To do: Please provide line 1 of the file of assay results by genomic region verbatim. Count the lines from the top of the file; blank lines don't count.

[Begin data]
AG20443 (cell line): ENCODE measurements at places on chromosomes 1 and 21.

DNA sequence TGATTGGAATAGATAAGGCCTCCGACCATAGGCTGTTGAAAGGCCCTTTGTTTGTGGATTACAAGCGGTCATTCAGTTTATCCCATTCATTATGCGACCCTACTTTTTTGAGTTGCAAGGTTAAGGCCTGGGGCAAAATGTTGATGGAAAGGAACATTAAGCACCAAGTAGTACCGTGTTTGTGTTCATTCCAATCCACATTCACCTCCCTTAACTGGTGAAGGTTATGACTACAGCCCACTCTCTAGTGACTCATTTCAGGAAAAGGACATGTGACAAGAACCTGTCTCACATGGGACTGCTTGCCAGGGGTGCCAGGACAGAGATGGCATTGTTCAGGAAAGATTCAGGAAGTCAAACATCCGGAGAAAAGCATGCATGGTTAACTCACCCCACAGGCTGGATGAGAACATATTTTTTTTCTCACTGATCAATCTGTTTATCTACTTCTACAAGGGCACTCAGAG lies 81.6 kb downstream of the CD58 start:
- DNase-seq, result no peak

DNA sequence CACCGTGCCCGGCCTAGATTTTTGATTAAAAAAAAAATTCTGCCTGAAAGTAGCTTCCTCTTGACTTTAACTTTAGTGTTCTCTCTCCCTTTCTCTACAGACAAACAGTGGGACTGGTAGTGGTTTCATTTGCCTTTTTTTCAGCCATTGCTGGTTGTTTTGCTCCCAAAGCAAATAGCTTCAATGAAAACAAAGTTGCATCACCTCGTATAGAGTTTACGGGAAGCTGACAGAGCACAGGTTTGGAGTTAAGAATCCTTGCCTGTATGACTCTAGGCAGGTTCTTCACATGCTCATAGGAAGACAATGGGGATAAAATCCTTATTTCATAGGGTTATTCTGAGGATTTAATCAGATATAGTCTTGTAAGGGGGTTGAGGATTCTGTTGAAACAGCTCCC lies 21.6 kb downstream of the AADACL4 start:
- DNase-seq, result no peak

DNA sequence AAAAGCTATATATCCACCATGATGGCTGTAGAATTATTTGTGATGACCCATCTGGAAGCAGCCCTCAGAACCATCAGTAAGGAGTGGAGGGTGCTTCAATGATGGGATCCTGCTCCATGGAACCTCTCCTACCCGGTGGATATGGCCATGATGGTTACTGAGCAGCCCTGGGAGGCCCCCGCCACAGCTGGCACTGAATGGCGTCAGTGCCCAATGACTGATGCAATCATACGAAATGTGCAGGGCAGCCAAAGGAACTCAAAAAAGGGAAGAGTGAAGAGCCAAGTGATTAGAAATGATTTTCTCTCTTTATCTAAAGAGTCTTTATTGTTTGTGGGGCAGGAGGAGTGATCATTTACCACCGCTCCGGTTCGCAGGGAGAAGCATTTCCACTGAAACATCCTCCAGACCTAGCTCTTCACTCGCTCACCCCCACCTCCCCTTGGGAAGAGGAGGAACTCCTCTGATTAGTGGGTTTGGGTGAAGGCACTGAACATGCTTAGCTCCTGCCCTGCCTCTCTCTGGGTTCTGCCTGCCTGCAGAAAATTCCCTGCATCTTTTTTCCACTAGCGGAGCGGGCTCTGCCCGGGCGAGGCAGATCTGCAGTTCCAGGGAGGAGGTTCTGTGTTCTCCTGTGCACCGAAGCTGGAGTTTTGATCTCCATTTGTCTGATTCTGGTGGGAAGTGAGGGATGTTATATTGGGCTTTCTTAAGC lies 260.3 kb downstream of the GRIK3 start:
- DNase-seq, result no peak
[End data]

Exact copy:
AG20443 (cell line): ENCODE measurements at places on chromosomes 1 and 21.